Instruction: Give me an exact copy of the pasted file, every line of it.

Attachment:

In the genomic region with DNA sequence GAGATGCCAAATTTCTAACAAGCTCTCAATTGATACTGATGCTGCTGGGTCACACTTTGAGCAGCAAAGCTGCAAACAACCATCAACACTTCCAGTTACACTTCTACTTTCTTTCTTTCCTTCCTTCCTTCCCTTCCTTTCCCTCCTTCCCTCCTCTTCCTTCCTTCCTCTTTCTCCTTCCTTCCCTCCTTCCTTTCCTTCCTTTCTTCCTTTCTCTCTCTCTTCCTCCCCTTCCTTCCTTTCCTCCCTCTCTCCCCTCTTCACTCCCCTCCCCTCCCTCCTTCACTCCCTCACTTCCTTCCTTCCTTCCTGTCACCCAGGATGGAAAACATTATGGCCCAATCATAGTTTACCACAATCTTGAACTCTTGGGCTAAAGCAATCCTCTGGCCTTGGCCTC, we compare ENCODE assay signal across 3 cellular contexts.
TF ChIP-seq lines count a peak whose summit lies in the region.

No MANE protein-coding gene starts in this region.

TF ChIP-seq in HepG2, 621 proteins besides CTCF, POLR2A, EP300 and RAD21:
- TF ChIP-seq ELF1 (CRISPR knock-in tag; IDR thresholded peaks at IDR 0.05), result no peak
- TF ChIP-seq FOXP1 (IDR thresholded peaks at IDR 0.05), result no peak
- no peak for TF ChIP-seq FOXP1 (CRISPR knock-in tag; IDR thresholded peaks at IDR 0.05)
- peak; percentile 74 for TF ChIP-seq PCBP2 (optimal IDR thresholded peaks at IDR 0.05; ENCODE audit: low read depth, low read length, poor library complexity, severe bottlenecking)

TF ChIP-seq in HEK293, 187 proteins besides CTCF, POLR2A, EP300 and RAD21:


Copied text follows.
In the genomic region with DNA sequence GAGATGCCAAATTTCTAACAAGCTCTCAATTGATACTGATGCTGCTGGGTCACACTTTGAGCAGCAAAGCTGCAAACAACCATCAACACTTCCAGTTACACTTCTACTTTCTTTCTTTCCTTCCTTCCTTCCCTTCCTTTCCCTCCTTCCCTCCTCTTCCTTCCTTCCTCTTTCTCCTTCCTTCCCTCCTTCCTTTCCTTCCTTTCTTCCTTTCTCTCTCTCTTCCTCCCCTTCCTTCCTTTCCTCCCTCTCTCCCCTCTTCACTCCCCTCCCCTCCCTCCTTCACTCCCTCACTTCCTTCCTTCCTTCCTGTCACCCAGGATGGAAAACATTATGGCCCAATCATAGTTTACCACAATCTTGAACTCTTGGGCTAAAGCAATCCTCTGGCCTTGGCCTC, we compare ENCODE assay signal across 3 cellular contexts.
TF ChIP-seq lines count a peak whose summit lies in the region.

No MANE protein-coding gene starts in this region.

TF ChIP-seq in HepG2, 621 proteins besides CTCF, POLR2A, EP300 and RAD21:
- TF ChIP-seq ELF1 (CRISPR knock-in tag; IDR thresholded peaks at IDR 0.05), result no peak
- TF ChIP-seq FOXP1 (IDR thresholded peaks at IDR 0.05), result no peak
- no peak for TF ChIP-seq FOXP1 (CRISPR knock-in tag; IDR thresholded peaks at IDR 0.05)
- peak; percentile 74 for TF ChIP-seq PCBP2 (optimal IDR thresholded peaks at IDR 0.05; ENCODE audit: low read depth, low read length, poor library complexity, severe bottlenecking)

TF ChIP-seq in HEK293, 187 proteins besides CTCF, POLR2A, EP300 and RAD21: